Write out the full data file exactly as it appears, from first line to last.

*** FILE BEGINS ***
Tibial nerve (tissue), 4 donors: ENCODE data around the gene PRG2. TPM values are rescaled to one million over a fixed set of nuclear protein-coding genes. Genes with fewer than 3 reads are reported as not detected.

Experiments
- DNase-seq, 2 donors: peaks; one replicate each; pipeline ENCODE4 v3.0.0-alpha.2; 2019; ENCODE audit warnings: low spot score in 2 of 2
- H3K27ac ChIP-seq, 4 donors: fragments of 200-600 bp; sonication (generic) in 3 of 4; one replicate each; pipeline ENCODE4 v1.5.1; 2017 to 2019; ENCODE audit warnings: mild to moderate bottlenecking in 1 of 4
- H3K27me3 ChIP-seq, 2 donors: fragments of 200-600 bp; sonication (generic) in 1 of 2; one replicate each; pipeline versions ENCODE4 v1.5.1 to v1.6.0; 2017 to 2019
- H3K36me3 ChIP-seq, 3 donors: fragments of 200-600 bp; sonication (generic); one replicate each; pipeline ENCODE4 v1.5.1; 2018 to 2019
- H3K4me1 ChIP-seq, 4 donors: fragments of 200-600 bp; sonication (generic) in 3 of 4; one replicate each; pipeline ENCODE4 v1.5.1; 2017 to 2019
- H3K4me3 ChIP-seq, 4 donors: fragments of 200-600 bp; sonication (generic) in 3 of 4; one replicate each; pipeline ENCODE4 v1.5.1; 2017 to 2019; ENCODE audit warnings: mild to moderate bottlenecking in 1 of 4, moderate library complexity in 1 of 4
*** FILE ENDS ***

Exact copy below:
Tibial nerve (tissue), 4 donors: ENCODE data around the gene PRG2. TPM values are rescaled to one million over a fixed set of nuclear protein-coding genes. Genes with fewer than 3 reads are reported as not detected.

Experiments
- DNase-seq, 2 donors: peaks; one replicate each; pipeline ENCODE4 v3.0.0-alpha.2; 2019; ENCODE audit warnings: low spot score in 2 of 2
- H3K27ac ChIP-seq, 4 donors: fragments of 200-600 bp; sonication (generic) in 3 of 4; one replicate each; pipeline ENCODE4 v1.5.1; 2017 to 2019; ENCODE audit warnings: mild to moderate bottlenecking in 1 of 4
- H3K27me3 ChIP-seq, 2 donors: fragments of 200-600 bp; sonication (generic) in 1 of 2; one replicate each; pipeline versions ENCODE4 v1.5.1 to v1.6.0; 2017 to 2019
- H3K36me3 ChIP-seq, 3 donors: fragments of 200-600 bp; sonication (generic); one replicate each; pipeline ENCODE4 v1.5.1; 2018 to 2019
- H3K4me1 ChIP-seq, 4 donors: fragments of 200-600 bp; sonication (generic) in 3 of 4; one replicate each; pipeline ENCODE4 v1.5.1; 2017 to 2019
- H3K4me3 ChIP-seq, 4 donors: fragments of 200-600 bp; sonication (generic) in 3 of 4; one replicate each; pipeline ENCODE4 v1.5.1; 2017 to 2019; ENCODE audit warnings: mild to moderate bottlenecking in 1 of 4, moderate library complexity in 1 of 4